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Living and Writing in the Natural World

The Adventure / Foolishness Balance

“I wonder what’s in that hole up there?” It was an innocent question from my hiking buddy Al as we gazed at the gaping cavity about ten feet up the trunk of a massive valley oak at the bottom of Big Sycamore Canyon on the Tejon Ranch Conservancy. Like many a testosterone-poisoned male of our species, I took it as a challenge, and circled the six-foot wide trunk. A major branch took off, Canyon-oak-like, on the opposite side, about four feet from the ground.

With many a grunt and groan I hoisted myself up and wriggled onto the branch. So far so good. Another branch snaked out on the other side of the tree a couple of feet up, just below the cavity in question. Perfect. The only problem was, “other side of the tree” meant negotiating an “empty” gap of trunk some four or five feet wide. Valley oaks have reasonably furrowed bark, and there was a hint of a bulge halfway there, so I pretended I was on granite in Yosemite, and made it over.

The inviting cavity that inspired all this turned out to be empty of treasure, bees, or varmints, alas. But I felt pretty good at having reached it. The way back presented the same challenges. Except this time my hand-hold on the traverse of bare trunk failed, and in a twinkling I was falling. I landed flat on my back after a five-foot fall.

Now when I was young with strong bones, I laughed at such an event. At 66 I didn’t laugh. To my credit, I didn’t for a second contemplate making some bargain with a supernatural deity, that if He’d give me no broken bones, I’d go to church for a month. No, I gingerly wriggled a bit, tried an arm, another arm, and dragged myself up. No damage, other than scraped, sore fingers where my grip had failed--and my dignity!

I was lucky. Not everyone is. At the other extreme to my petty little risk-taking on the Valley oak is the practice of free solo climbing, in which the participant rock-climbs with no ropes or protection whatever—often climbing very high, and sometimes with fatal accidents. In between is every gradation of risk, coupled with every gradation of adventure and curiosity satisfied. Where you draw the line between adventure and foolishness in accepting risk is never very clear, and is an intensely personal decision.

What are the factors to take into account when you make a decision about risk-taking, as you assay the fine line between adventure and foolishness? The seriousness of injury, obviously. Are you falling 5 feet onto dirt or 2,000 feet onto rock? Your ability to pull off the risky maneuver, also. Are you young, strong, and experienced? Or are you older, your strength diminished, and trying something relatively new?

Is it just you that will take the consequences? Or do you have young kids whose loss of a parent will have huge repercussions on their lives? A young, single person risking their life for adventure is one thing; a young mom or dad is quite another, to my thinking.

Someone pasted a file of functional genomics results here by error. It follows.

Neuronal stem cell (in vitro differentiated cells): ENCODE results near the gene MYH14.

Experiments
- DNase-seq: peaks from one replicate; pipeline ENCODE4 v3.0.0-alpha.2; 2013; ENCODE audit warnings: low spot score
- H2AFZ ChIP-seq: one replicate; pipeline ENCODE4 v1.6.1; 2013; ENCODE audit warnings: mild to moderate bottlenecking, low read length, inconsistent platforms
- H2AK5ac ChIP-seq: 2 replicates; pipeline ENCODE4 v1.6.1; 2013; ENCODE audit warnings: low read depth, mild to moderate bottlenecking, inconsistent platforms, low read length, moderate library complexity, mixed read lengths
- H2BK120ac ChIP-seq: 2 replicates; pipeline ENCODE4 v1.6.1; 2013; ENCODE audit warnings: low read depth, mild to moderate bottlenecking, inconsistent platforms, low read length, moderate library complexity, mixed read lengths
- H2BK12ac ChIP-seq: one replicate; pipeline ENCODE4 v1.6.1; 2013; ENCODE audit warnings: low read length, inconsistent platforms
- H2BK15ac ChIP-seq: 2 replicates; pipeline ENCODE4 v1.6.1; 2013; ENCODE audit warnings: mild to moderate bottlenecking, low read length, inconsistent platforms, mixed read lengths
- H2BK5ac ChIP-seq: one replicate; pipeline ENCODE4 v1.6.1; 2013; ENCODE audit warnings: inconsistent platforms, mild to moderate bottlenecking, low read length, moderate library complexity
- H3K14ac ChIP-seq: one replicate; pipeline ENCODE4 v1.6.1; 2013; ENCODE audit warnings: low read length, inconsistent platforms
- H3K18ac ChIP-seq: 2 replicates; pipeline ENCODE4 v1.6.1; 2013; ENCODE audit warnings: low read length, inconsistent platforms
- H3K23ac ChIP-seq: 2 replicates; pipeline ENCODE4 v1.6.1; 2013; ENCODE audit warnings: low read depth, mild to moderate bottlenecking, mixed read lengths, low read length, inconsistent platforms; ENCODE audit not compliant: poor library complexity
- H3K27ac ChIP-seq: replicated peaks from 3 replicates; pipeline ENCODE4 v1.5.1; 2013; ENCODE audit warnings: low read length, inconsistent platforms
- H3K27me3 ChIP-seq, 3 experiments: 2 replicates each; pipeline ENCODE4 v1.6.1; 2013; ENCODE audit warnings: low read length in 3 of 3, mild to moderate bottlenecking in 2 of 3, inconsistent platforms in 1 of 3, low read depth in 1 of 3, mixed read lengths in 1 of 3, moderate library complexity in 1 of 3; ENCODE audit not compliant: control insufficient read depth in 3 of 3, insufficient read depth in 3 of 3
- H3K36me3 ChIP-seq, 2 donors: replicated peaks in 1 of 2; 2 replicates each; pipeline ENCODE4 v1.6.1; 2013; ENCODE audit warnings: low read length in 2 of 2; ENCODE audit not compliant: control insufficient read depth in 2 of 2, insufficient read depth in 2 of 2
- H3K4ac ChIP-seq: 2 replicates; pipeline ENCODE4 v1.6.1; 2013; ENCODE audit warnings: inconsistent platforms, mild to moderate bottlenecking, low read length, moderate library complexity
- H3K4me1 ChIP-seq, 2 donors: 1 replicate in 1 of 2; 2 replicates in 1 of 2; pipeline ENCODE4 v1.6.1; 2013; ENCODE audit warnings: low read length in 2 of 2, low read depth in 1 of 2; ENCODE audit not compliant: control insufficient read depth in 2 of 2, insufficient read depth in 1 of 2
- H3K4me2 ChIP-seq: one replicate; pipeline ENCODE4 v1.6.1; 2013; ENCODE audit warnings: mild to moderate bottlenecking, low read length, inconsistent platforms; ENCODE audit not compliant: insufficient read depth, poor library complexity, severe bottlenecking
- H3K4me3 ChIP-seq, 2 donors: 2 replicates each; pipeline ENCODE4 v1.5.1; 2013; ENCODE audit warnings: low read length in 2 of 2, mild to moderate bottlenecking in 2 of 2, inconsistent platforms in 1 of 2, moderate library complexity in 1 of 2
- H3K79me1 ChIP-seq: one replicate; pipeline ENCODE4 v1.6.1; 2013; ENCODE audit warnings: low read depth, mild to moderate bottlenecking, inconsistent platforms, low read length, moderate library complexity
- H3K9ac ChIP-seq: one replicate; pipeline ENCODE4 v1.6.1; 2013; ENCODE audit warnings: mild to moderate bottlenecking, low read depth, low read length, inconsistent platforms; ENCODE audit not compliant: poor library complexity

And then, of course—the other side of the equation. How glorious will the adventure be if you pull it off? Also a very personal measurement, where some folks eyes will light up and a chuckle erupt from their mouth, while others will contemplate the same reward and turn away looking for a convenient spot to throw up.

What about involving your young kids in adventures? We’ve always felt that giving our kids rich experiences is part of our job as parents. Some of these rich experiences involve a bit of risk, of course. Traveling itself is a risk. Snorkeling in a hundred feet of water in the Big Island's Kealakekua Bay, open ocean close by, involves some risk. Backpacking into the Sierra Nevada wilderness involves some risk. But if you teach your kids about the risks and how to handle them, we’ve felt that the adventure and richness added to their lives is well worth the risks.

Indeed, the awareness and balancing of risk and reward is in some sense what life is all about, isn't it? Driving a vehicle 65 mph down a freeway with similarly-hurtling vehicles all around you is a risk. Walking across the street in a busy city is a risk. Keep your eyes open and your attention focused, we tell our kids. That’s not just for being in the ocean or the Sierra Nevada back country—that’s for every day and every hour!

To my mind, the great danger in life is not doing something foolish and being hurt or killed by it. The great danger in life is being so cowed and fearful of risk that you never get off the dull, beaten track and have some adventures. Start with some small, low-risk adventures to hone your abilities and experience. Then graduate on to medium-risk adventures to have some fun and enrich your life. Beyond that—your decision. But keep your eyes open and your attention focused.

My standard farewell to my kids as they walk out the door to go anywhere, which has long been parodied but still applies, is this: “Have fun, and use your head.” That about sums it up.
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